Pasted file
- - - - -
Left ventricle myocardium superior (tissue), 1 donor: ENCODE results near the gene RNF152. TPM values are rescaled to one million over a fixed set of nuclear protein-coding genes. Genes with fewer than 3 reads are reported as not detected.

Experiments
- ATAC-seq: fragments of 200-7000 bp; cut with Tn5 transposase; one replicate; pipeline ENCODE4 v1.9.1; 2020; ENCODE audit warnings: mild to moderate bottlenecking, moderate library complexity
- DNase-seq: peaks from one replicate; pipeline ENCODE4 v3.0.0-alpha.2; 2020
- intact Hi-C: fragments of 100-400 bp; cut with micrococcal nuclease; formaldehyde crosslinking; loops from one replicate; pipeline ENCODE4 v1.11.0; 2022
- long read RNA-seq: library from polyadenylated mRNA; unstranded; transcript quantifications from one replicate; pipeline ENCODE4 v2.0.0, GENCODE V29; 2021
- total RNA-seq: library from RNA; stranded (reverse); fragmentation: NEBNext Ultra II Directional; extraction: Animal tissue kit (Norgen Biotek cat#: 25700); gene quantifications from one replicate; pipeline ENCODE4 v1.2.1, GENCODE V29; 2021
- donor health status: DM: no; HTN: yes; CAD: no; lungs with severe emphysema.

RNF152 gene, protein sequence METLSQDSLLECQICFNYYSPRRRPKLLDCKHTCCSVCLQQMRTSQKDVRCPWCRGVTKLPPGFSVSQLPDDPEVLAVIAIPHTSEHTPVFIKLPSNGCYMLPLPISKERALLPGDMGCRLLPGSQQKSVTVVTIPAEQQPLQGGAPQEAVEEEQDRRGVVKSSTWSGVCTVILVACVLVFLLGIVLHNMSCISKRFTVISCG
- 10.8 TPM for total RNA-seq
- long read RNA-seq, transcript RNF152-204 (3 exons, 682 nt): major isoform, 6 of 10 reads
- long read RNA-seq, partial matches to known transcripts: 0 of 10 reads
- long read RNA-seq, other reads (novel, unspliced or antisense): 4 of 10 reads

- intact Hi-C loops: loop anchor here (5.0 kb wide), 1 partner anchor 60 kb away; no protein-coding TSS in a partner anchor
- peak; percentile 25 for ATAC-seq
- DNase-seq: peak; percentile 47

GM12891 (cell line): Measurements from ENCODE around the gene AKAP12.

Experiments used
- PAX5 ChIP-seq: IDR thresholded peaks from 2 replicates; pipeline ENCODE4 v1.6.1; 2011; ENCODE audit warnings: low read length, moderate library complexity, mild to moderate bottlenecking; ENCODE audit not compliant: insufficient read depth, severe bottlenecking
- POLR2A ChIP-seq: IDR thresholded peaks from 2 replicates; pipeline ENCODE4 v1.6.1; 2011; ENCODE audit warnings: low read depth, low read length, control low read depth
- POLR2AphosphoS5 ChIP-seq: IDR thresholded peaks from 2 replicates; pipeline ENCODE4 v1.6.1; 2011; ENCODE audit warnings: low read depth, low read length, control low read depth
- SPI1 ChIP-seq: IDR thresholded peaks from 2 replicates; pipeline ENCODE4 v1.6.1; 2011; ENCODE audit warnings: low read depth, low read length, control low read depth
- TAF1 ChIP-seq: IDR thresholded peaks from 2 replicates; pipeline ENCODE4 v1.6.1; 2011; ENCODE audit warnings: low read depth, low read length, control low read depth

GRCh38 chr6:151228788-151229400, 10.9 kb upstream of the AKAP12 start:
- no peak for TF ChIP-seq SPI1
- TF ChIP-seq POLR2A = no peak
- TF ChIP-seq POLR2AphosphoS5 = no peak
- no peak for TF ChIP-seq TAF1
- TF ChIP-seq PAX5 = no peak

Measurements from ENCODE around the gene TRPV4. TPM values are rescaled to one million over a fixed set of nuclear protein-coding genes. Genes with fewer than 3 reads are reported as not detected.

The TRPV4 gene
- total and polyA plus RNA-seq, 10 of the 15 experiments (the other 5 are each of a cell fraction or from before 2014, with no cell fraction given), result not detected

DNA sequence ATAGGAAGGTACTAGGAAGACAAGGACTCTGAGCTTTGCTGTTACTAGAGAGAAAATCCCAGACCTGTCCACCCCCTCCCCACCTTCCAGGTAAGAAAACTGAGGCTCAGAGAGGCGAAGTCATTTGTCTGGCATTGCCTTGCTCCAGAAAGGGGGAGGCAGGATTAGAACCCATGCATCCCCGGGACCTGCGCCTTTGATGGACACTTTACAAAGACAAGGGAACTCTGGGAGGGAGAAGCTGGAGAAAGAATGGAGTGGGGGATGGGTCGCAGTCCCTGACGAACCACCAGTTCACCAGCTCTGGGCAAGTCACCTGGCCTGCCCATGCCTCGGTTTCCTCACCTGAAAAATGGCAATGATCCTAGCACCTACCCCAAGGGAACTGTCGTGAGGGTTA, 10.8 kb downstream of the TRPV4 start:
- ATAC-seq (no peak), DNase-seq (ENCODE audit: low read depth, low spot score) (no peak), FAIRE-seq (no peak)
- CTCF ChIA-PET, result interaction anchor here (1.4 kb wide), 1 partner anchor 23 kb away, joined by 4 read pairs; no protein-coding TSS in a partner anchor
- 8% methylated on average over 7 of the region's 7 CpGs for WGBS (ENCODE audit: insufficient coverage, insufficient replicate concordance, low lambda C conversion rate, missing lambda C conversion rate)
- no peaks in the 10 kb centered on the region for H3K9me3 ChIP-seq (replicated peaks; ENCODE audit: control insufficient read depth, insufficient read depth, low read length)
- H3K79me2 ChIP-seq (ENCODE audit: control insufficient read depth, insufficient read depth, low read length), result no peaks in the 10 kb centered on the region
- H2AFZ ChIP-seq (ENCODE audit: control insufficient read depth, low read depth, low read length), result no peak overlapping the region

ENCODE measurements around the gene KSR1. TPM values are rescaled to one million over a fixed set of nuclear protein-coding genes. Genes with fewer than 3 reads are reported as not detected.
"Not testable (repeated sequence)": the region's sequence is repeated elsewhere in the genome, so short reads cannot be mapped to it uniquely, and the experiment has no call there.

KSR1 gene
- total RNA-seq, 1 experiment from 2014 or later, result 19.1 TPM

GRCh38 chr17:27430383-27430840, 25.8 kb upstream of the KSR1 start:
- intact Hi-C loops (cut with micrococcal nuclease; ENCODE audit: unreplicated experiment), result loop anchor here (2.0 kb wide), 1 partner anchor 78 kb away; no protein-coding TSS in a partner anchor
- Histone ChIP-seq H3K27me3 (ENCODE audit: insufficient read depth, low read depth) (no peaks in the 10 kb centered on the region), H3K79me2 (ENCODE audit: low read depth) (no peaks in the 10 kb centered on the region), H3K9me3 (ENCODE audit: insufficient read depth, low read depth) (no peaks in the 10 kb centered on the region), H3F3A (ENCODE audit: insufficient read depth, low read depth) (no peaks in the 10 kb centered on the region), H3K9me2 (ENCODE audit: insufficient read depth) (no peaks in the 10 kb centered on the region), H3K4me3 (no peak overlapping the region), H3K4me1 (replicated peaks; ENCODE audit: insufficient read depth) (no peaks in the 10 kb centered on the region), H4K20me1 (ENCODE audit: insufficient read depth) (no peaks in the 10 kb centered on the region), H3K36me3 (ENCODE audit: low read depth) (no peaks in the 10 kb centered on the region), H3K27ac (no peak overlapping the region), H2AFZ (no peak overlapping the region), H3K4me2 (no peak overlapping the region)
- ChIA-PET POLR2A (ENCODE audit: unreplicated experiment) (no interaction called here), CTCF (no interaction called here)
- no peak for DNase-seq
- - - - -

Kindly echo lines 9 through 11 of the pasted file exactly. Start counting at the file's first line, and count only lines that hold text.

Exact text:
RNF152 gene, protein sequence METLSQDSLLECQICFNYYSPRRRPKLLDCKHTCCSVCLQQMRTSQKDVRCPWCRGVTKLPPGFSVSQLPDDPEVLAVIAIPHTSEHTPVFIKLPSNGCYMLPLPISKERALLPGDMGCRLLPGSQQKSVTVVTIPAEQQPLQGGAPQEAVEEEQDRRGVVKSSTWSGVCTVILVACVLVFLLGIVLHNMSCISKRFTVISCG
- 10.8 TPM for total RNA-seq
- long read RNA-seq, transcript RNF152-204 (3 exons, 682 nt): major isoform, 6 of 10 reads